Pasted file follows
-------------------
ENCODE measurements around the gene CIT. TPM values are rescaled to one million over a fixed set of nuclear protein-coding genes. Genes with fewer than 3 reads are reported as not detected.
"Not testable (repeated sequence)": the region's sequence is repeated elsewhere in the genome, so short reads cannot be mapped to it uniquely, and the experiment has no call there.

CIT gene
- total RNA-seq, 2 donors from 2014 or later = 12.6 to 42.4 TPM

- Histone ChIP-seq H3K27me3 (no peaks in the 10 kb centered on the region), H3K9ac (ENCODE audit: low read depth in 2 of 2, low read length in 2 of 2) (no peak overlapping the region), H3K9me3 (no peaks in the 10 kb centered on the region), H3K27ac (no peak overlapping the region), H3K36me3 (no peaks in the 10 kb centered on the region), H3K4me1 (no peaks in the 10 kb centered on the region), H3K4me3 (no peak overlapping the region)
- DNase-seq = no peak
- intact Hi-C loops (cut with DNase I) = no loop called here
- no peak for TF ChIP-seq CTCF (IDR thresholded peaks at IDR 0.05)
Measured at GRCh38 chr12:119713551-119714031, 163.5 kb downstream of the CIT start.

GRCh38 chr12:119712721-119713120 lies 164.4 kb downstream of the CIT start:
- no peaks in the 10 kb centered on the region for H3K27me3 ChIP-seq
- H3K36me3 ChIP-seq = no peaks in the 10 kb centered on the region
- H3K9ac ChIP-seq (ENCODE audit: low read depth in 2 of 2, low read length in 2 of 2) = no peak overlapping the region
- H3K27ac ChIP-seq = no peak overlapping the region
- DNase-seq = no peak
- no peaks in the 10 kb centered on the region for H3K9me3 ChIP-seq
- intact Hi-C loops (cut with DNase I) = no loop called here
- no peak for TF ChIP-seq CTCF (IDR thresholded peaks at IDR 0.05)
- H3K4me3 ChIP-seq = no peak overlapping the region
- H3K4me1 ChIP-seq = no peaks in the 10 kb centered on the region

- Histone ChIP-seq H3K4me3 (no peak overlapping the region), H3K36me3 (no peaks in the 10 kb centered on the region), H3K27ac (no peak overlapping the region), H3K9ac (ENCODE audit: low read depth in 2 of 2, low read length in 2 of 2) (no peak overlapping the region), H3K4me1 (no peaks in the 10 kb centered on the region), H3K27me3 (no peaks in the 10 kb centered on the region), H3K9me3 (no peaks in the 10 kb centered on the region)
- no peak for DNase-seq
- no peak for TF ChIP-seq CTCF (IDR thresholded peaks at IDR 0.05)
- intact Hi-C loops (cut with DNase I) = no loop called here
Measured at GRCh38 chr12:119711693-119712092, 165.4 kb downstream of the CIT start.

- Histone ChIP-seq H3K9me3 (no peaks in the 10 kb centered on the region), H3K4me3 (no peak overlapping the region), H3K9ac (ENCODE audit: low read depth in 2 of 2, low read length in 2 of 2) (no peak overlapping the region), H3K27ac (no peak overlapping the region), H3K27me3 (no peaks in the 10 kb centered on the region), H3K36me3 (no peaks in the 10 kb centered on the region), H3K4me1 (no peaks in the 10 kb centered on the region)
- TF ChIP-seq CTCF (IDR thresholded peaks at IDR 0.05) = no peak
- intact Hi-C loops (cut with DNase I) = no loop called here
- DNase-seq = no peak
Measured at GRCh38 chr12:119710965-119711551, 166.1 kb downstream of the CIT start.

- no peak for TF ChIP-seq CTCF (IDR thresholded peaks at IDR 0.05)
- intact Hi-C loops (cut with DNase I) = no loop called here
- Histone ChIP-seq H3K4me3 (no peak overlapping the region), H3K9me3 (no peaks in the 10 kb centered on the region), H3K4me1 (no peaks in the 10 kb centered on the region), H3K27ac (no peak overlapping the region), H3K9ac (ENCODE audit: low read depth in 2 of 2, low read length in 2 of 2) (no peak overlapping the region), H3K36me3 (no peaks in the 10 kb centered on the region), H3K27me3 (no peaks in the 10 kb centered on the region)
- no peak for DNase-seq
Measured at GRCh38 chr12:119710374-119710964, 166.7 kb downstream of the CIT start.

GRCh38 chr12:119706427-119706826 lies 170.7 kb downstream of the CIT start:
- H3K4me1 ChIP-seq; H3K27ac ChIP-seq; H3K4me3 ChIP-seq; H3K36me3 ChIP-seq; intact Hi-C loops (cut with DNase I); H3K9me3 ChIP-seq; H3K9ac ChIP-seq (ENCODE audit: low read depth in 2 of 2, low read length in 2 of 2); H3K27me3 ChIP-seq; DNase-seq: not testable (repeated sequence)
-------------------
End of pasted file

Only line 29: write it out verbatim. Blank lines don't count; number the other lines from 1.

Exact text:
- DNase-seq = no peak